AN UNEASY PEACE
An unforeseen result of the U.S. military’s stunning success in Afghanistan was the overnight suspension of that country’s vicious, 23-year-old civil war. Afghanistan’s future—including whether it again degenerates into a terrorist base—now largely depends on what is made of this precious opportunity.
In countries recovering from civil war, the most critical requirement for long-term peace is the demobilization of the formerly warring parties and their integration within a unified military. Angola and the former Yugoslavia provide cautionary tales about the difficulties of military reintegration; Mozambique and South Africa give more hopeful examples of how building a cohesive army can help solidify peace after a national conflict.
In Afghanistan, the process of military integration has barely begun, but it is already close to collapse. Not only are perennial ethnic, factional, and religious disputes hampering progress, but the political elements of postwar transition are moving ahead without the requisite military corollary. Indeed, the interim administration inaugurated in December 2001 never answered basic questions about the size, composition, and tasks of a national army. Meanwhile, the international community remains ambivalent about how it will assist, and what little aid it has promised has been slow in coming.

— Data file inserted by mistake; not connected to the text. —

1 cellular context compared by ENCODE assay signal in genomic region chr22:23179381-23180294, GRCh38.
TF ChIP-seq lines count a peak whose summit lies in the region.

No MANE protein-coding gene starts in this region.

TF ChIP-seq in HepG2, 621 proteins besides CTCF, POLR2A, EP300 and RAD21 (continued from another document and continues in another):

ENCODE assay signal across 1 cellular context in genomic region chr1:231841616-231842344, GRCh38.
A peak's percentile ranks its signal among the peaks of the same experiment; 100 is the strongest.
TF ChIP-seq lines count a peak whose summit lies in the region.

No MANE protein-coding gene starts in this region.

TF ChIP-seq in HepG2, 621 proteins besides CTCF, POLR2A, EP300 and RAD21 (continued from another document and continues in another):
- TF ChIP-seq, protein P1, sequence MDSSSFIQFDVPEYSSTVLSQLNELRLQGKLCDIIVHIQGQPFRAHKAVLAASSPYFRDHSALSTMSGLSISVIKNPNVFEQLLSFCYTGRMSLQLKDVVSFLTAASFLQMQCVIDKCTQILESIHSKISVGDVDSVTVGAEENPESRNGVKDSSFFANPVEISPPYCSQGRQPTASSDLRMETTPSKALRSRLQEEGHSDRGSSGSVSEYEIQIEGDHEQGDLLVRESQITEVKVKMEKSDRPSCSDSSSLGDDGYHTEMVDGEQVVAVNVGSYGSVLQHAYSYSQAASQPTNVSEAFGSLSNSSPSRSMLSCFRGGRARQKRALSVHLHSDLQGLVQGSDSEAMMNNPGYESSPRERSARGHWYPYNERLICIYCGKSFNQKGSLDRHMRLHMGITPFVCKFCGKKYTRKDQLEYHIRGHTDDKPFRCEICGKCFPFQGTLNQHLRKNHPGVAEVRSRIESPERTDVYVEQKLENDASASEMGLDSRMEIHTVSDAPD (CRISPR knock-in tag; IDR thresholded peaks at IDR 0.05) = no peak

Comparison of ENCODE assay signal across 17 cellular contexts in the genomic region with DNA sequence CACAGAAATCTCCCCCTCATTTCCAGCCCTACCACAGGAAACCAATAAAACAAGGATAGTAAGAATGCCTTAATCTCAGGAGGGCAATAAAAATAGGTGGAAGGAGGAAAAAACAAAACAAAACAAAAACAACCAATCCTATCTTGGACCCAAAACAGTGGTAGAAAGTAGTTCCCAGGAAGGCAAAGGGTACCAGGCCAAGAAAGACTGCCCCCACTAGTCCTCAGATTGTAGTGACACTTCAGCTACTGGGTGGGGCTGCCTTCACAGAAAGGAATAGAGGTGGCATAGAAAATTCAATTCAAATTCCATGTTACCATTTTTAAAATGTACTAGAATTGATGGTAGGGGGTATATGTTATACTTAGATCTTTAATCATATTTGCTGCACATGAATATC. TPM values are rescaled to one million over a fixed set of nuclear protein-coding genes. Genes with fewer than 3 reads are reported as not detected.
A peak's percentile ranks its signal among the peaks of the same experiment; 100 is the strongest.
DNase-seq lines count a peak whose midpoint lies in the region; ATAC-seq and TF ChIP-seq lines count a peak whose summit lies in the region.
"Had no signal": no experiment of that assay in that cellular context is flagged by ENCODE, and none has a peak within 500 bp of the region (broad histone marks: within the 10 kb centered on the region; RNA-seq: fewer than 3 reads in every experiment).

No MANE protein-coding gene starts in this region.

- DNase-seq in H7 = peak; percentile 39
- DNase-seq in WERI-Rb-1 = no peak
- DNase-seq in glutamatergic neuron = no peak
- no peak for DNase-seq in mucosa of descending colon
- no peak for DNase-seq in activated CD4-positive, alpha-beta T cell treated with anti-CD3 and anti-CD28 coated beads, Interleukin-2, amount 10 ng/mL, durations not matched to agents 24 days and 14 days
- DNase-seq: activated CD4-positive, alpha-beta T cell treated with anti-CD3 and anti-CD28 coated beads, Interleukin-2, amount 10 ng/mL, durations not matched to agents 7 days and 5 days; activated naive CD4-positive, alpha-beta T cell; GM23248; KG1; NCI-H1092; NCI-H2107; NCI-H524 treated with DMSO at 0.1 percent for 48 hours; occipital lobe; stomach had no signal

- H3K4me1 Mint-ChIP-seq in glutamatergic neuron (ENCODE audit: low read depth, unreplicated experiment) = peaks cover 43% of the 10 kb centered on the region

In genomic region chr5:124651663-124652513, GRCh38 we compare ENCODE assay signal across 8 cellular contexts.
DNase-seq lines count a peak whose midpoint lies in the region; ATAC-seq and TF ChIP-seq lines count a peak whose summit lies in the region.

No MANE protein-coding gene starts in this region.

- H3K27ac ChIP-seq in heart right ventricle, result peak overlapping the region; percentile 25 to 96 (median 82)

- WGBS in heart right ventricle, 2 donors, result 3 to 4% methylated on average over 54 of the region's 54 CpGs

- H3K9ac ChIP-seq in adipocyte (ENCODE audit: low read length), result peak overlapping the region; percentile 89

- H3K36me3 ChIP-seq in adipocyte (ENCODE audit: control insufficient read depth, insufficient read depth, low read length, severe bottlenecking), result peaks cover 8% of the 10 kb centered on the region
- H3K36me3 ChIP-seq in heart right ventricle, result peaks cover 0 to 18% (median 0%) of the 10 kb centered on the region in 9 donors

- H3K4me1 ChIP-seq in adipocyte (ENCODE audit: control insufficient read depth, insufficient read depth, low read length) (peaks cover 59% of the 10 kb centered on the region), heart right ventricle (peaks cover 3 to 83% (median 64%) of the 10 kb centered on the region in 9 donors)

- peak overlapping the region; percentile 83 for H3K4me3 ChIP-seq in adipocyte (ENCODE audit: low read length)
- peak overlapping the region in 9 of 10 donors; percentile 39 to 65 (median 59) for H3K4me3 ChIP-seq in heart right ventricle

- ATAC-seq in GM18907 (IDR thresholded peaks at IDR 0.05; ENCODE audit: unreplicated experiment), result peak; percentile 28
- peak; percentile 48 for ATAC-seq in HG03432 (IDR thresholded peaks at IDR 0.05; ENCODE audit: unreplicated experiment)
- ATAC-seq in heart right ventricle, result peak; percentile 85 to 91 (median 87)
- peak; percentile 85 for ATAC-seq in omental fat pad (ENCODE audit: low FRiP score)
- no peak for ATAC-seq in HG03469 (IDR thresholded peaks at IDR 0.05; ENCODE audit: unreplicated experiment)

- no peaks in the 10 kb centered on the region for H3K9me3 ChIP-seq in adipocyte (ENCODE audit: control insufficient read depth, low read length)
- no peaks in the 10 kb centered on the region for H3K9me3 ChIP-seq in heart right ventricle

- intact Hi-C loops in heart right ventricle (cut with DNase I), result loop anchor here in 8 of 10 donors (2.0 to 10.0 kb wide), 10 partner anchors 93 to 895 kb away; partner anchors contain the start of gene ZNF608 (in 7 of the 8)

The dangers of continued delay are growing by the day. The U.S. and allied forces entered Afghanistan to rout the Taliban and al Qaeda; demobilizing the country’s many warring factions was not on the agenda. Thus, the operations may have abruptly suspended the civil war, but they have created only a tacit truce without dismantling the full war-fighting capabilities of the armed groups. Many of these groups may now be tempted to either reject the peace process or manipulate it to their advantage. If they do, Afghanistan could plunge straight back into war.
The ceasefire shows yet again the leverage the Taliban now has thanks to its recent attacks. What’s most interesting is that the ceasefire doesn’t apply to the Islamic State. Whereas the Taliban have primarily attacked security forces, the Islamic State’s violence has much been much less selective, and has killed far more civilians. The Taliban’s strategy appears to have paid off— there’s popular support for a ceasefire with the Taliban, but not for one with the Islamic State.